I asked Barker about the role of hubris in contemporary polarization and he wrote back:
At the same time, Barker continued,
Put another way. Barker wrote,
What is a critical factor in the development of hubris? Moral conviction, the authors reply: “The most morally committed citizens are also the most epistemically hubristic citizens,” that is, they are most inclined “to express absolute certainty regarding the truth or falsehood” of claims “for which the hard evidence is unclear or contradictory.”
Moral conviction plays a key role in the work of Clifford Workman, a postdoctoral fellow at the Penn Center for Neuroaesthetics at the University of Pennsylvania. Workman, Keith J. Yoder and Jean Decety, write in “The Dark Side of Morality — Neural Mechanisms Underpinning Moral Convictions and Support for Violence” that “People are motivated by shared social values that, when held with moral conviction, can serve as compelling mandates capable of facilitating support for ideological violence.”
Using M.R.I. brain scans, the authors “examined this dark side of morality by identifying specific cognitive and neural mechanisms associated with beliefs about the appropriateness of sociopolitical violence” to determine “the extent to which the engagement of these mechanisms was predicted by moral convictions.”
Their conclusion: “Moral conviction about sociopolitical issues serves to increase their subjective value, overriding natural aversion to interpersonal harm.”
In a striking passage, Workman, Yoder and Decety argue that
What, then, Workman and his co-authors ask, “separates accepting ‘deserved’ vigilantism from others and justifying any behavior — rioting, warfare — as means to morally desirable ends?”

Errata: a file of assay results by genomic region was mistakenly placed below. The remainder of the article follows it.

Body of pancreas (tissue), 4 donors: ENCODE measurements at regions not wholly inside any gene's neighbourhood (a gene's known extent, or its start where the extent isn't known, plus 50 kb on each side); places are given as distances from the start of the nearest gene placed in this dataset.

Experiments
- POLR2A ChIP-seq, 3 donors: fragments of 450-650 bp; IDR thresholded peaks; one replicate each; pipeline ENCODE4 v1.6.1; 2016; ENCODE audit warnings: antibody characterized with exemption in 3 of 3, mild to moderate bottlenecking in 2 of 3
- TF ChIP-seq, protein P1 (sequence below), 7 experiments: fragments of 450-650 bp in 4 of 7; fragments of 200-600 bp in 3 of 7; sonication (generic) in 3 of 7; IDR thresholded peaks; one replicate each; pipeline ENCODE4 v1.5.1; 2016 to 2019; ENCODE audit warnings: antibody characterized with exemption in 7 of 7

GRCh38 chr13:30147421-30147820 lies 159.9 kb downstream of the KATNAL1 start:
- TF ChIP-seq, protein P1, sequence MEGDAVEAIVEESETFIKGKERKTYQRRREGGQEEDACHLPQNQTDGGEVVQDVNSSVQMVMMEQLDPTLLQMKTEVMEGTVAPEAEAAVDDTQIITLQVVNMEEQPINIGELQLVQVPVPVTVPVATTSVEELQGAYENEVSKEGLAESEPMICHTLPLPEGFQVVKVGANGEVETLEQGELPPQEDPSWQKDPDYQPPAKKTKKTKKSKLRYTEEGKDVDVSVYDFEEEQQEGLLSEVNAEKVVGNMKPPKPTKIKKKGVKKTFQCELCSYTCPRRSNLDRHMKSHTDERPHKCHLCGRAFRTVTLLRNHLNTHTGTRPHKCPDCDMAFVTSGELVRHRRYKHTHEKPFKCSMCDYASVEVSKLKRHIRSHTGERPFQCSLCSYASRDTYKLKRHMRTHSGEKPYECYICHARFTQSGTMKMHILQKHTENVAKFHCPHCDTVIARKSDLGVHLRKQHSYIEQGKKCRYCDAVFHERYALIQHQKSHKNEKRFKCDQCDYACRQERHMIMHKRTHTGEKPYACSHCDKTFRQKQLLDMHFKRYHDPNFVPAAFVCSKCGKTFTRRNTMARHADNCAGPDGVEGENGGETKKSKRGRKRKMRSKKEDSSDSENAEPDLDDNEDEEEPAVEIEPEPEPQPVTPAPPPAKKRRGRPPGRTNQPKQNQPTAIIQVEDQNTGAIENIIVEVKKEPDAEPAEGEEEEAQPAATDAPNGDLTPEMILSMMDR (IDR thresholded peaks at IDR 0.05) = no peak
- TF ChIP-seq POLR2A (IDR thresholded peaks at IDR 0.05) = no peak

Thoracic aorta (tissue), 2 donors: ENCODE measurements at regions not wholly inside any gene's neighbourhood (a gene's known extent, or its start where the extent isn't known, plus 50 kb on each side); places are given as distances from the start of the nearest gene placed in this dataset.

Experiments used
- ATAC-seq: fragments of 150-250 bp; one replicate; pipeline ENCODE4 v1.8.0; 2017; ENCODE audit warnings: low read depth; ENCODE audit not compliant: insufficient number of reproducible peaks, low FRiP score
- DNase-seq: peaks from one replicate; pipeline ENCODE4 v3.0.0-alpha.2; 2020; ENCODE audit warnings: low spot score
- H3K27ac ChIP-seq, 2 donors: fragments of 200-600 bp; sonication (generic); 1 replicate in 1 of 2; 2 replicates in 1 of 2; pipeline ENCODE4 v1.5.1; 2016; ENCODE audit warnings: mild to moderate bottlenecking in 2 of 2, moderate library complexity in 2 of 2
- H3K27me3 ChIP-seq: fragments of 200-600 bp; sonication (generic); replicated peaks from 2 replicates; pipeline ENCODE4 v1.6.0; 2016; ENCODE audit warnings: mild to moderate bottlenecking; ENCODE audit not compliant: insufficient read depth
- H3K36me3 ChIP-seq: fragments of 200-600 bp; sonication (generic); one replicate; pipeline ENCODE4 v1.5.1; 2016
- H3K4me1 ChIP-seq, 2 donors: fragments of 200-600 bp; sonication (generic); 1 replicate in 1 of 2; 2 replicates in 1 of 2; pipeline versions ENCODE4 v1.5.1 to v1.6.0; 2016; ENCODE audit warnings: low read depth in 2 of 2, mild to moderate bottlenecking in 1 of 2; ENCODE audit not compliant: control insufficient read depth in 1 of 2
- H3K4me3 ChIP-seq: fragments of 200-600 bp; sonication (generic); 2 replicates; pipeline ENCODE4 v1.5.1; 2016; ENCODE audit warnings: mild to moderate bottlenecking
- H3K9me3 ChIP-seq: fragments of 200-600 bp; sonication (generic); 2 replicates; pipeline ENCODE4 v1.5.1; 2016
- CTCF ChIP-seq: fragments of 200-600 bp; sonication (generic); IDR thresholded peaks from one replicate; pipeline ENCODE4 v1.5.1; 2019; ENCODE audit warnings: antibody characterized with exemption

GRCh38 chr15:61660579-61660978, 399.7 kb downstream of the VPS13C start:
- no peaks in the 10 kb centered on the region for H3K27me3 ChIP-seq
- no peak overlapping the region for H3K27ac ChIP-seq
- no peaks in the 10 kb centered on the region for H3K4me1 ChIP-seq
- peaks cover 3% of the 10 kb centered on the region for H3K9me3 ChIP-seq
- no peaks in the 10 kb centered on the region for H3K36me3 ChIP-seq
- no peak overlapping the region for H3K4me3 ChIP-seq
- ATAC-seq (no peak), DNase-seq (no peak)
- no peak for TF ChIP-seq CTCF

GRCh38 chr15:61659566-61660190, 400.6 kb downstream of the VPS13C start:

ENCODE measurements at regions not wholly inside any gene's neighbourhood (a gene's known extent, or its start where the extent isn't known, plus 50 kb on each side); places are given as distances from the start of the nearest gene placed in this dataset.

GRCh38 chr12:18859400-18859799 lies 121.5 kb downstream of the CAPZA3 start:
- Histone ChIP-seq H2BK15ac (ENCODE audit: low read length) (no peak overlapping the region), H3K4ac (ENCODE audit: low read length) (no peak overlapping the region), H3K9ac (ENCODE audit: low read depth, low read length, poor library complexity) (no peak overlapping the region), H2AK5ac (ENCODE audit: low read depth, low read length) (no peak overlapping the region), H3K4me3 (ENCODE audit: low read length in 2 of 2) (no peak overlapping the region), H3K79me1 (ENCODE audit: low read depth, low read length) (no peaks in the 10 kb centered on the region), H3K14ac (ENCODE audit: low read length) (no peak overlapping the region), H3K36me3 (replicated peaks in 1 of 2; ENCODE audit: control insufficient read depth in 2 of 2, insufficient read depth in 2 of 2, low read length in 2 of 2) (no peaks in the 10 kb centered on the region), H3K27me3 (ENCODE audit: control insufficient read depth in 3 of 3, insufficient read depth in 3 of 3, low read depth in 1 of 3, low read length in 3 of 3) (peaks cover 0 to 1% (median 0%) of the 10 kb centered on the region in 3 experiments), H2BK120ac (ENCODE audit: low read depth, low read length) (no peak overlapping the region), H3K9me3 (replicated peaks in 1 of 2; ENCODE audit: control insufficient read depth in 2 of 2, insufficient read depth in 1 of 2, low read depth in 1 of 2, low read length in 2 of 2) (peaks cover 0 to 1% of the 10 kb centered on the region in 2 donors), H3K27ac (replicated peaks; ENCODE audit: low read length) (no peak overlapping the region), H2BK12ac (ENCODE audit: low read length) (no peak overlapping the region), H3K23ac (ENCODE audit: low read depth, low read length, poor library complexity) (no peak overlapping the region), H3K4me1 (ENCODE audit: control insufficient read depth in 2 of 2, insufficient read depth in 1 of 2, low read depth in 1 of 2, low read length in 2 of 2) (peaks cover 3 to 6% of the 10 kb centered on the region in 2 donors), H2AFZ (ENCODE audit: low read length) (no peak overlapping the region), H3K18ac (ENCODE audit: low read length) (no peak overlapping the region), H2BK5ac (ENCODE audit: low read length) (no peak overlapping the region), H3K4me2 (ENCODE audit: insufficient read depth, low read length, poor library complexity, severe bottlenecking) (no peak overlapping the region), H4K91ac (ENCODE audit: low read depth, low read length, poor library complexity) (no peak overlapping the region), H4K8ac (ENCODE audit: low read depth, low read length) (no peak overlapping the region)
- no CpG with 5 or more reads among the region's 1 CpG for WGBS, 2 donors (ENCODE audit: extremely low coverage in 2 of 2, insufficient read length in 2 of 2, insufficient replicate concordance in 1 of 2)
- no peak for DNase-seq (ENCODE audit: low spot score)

Their answer is disconcerting:
The authors propose two theories to account for this:
In a 2018 paper, “A multilevel social neuroscience perspective on radicalization and terrorism,” Decety, Workman and Robert Pape ask: “Why are some people capable of sympathizing with and/or committing acts of political violence, such as attacks aimed at innocent targets?”
For starters, they note:
Instead, Decety, Pape and Workman contend that
This immediately raises another question: “Are there characteristics that distinguish individuals who merely hold extreme views from those who act on those views by engaging in ideologically motivated violence?”
Decety, Pape and Workman cite a range of findings:
From political psychology:
From the study of moral values:
The tools of political science, neuroscience, evolutionary theory, psychology, cognitive science and sociology are all necessary to understand the ongoing upheaval in politics — not just in America but also globally.
On Sept. 30, for example, the University of Virginia Center for Politics and Project Home Fire released a survey showing unexpectedly large percentages of voters agreeing with the statement:
“The situation in America is such that I would favor states seceding from the union to form their own separate county.”
Among Trump voters, 52 percent agreed, with 25 percent in strong agreement; among Biden voters, 41 percent agreed, 18 percent strongly.
There are credible reasons to find this alarming.
The Times is committed to publishing a diversity of letters to the editor. We’d like to hear what you think about this or any of our articles. Here are some tips. And here’s our email: firstname.lastname@example.org.
Follow The New York Times Opinion section on Facebook, Twitter (@NYTopinion) and Instagram.